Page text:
WASHINGTON (Combined Sources)–US Secretary of State Hillary Clinton met in Washington with Armenian Foreign Minister Eduard Nalbandian on Tuesday for closed door talks that reportedly focused on the Nagorno-Karabakh peace process and Armenia’s ongoing dialogue with Turkey.
Underscoring renewed U.S. hopes for a breakthrough in Armenian-Azerbaijani negotiations, Clinton also held a separate meeting with her Azerbaijani counterpart, Elmar Mammadyarov, later in the day. Clinton also met with Swedish Foreign Minister Carl Bildt, whose country has been mediating between Turkey and Armenia.
Before their meeting, Nalbandian and Clinton briefly spoke to reporters, praising the ongoing development of relations between the US and Armenia and stressing a joint desire to strengthen those bilateral relations.
Nalbandian thanked the Obama Administration and the State Department for their “constant efforts” in support of Armenia’s normalization process with Turkey and the “normalization process with Turkey and… [the] peaceful settlement of the Nagorno-Karabakh conflict.”
“This is the main message of my visit to Washington,” Nalbandian said. “Our meeting is a good opportunity to move forward our bilateral agenda and to discuss a wide range of issues. We are determined to strengthen, to deepen, to enhance our friendly partnership with the United States.”
Clinton, for her part, underscored the “very lasting and durable” relationship between the United States and Armenia, as well as the Obama Administration’s ongoing commitment “to broadening it, deepening it, [and] working with Armenia to assist them in their continued development and aspirations.”
Neither official made public statements after the meeting. A spokesman for the State Department, Robert Wood, indicated that it was dominated by the Karabakh peace process and Turkish-Armenian relations.
“It was a very, very good meeting and constructive,” Wood told a daily news briefing in Washington. “We have a lot of interests with Armenia, and we look forward to improving and strengthening the bilateral relationship as we go forward.”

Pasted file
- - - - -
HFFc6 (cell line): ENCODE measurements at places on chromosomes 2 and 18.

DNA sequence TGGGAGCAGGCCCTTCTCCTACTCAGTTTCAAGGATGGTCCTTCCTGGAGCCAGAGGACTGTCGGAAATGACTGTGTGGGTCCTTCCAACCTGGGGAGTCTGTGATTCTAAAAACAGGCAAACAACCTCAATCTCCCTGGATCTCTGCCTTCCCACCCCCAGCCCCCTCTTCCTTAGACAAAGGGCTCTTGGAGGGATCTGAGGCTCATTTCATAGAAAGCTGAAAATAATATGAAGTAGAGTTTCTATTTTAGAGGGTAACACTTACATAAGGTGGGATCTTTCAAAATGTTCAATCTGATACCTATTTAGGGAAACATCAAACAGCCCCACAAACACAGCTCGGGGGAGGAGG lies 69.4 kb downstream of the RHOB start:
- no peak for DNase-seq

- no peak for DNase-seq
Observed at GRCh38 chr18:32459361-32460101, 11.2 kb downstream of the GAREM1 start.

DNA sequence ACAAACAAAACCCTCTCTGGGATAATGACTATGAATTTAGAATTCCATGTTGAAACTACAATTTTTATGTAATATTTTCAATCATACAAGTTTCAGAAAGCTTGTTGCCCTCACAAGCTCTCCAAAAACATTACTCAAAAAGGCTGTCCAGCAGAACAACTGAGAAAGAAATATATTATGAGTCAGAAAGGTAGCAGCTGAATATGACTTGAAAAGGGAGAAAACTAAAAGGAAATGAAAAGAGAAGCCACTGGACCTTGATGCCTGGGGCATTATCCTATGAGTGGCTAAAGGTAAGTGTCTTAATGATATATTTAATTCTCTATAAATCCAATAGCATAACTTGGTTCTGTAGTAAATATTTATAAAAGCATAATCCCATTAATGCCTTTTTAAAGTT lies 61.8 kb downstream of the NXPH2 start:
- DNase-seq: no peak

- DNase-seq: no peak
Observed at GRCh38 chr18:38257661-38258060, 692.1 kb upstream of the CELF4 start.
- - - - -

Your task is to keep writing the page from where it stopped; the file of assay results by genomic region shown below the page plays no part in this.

According the Armenian Foreign Ministry, Clinton and Nalbandian specifically discussed Thursday’s meeting in Prague between the presidents of Armenia and Azerbaijan. The U.S., Russian and French diplomats co-chairing the OSCE Minsk Group hope that the two leaders will further narrow their remaining differences over a framework peace accord put forward by the mediators in November 2007.
A ministry statement quoted Clinton as saying that she will continue to lend “full support” to the conflicting parties in their efforts to work out a compromise solution to the Karabakh dispute. It said Clinton also pledged continued U.S. support for Armenia’s and Turkey’s efforts to normalize bilateral relations and again described as “historic” a fence-mending “roadmap” announced by the two governments on April 22.
With both Ankara and Yerevan remaining tight-lipped about details of the agreement, it remains unclear whether it commits Turkey to establishing diplomatic relations and reopening its border with Armenia before the Karabakh conflict is resolved. Armenian Deputy Foreign Minister Karine Ghazinian said on Wednesday that the roadmap will be made public only “after the document is ready.” She told journalists that Turkish-Armenian talks are still going on.
President Serzh Sarkisian is expected to also meet his Turkish counterpart, Abdullah Gul, on the sidelines of a European Union summit in Prague that starts on Thursday.
According to the Foreign Ministry statement, Yerevan’s overtures to Ankara were also praised by James Jones, U.S. President Barack Obama’s top national security adviser. Jones met with Nalbandian later on Tuesday.
Tuesday’s talks highlight the new US administration’s hopes that the long-running Armenian-Azerbaijani peace talks will produce a breakthrough soon. The presidents of the two nations will meet in Prague on Thursday to try to bridge their remaining differences over the basic principles of a Karabakh settlement proposed by the American, French and Russian mediators.
Speaking during congressional hearings in Washington late last month, Clinton said Baku and Yerevan could hammer out a framework peace accord “in the next months.” She discussed the Karabakh conflict as well as efforts to improve Turkish-Armenian relations in a phone call with Nalbandian last week.
Deputy Assistant Secretary of State Matthew Bryza, Washington’s top Karabakh negotiator, admitted over the weekend that the timing of the two meetings is “not a coincidence.”
“President Obama and Secretary of State Clinton have pointed out in their statements that they want to achieve a breakthrough in the Karabakh peace process,” he told the Azerbaijani APA news agency. “That is why the two foreign ministers will meet the secretary of state separately.”
Bryza also said that the success of the ongoing Turkish-Armenian rapprochement would increase chances of Karabakh peace. “If the Turkish-Armenian rapprochement moves forward we might see Armenia act more constructively in the negotiations,” he said.